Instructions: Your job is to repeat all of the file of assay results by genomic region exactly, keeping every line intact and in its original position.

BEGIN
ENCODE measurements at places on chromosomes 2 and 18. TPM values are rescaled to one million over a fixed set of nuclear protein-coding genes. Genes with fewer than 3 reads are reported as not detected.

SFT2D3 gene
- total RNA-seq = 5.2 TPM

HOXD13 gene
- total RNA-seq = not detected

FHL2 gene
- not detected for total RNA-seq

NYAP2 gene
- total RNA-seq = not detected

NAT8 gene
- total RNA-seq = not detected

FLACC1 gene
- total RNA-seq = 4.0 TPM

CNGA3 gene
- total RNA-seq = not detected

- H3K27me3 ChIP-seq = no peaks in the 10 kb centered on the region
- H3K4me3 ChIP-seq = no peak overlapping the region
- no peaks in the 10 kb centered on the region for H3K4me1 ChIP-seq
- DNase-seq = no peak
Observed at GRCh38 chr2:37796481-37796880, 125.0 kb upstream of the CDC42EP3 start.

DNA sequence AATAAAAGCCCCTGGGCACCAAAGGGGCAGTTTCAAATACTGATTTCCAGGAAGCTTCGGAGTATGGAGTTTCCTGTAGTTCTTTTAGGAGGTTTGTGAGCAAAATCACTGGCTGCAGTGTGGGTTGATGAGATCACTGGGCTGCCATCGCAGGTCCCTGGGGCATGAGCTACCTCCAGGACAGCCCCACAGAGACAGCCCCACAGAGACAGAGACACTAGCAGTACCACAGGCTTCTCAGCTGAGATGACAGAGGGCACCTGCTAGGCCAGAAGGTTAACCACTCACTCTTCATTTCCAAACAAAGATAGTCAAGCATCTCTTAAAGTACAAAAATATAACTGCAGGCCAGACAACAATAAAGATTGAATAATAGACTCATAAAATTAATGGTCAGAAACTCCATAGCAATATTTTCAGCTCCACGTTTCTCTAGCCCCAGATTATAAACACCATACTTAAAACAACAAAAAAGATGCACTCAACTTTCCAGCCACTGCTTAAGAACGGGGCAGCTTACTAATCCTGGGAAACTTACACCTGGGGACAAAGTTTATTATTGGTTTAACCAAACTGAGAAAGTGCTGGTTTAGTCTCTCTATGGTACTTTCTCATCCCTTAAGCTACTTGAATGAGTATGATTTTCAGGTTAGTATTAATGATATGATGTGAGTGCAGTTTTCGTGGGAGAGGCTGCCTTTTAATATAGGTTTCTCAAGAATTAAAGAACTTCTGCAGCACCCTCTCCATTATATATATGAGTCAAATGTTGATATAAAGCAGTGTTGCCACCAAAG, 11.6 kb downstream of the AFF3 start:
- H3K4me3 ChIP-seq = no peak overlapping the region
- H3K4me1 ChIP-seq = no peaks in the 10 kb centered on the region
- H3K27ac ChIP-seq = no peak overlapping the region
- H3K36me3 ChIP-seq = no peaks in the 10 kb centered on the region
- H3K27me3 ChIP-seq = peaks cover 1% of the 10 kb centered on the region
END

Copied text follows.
ENCODE measurements at places on chromosomes 2 and 18. TPM values are rescaled to one million over a fixed set of nuclear protein-coding genes. Genes with fewer than 3 reads are reported as not detected.

SFT2D3 gene
- total RNA-seq = 5.2 TPM

HOXD13 gene
- total RNA-seq = not detected

FHL2 gene
- not detected for total RNA-seq

NYAP2 gene
- total RNA-seq = not detected

NAT8 gene
- total RNA-seq = not detected

FLACC1 gene
- total RNA-seq = 4.0 TPM

CNGA3 gene
- total RNA-seq = not detected

- H3K27me3 ChIP-seq = no peaks in the 10 kb centered on the region
- H3K4me3 ChIP-seq = no peak overlapping the region
- no peaks in the 10 kb centered on the region for H3K4me1 ChIP-seq
- DNase-seq = no peak
Observed at GRCh38 chr2:37796481-37796880, 125.0 kb upstream of the CDC42EP3 start.

DNA sequence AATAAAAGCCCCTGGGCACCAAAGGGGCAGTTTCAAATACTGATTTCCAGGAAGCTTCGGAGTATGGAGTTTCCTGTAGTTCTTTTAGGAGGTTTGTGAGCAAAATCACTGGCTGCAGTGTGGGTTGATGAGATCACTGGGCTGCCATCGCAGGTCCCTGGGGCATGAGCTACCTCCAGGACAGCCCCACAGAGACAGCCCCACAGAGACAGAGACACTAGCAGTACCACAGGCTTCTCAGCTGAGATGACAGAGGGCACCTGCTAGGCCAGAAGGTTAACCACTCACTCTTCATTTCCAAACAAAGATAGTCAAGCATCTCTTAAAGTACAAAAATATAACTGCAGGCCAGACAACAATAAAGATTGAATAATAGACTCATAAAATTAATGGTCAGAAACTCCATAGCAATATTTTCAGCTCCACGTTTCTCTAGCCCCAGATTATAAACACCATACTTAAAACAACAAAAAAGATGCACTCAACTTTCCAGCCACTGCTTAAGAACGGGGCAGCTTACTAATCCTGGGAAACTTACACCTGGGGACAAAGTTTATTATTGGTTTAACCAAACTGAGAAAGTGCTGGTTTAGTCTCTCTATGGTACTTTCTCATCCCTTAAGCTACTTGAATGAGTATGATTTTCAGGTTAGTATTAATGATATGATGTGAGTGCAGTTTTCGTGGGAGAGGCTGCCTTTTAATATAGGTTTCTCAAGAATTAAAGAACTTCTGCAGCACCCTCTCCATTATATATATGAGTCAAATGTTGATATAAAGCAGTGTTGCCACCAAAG, 11.6 kb downstream of the AFF3 start:
- H3K4me3 ChIP-seq = no peak overlapping the region
- H3K4me1 ChIP-seq = no peaks in the 10 kb centered on the region
- H3K27ac ChIP-seq = no peak overlapping the region
- H3K36me3 ChIP-seq = no peaks in the 10 kb centered on the region
- H3K27me3 ChIP-seq = peaks cover 1% of the 10 kb centered on the region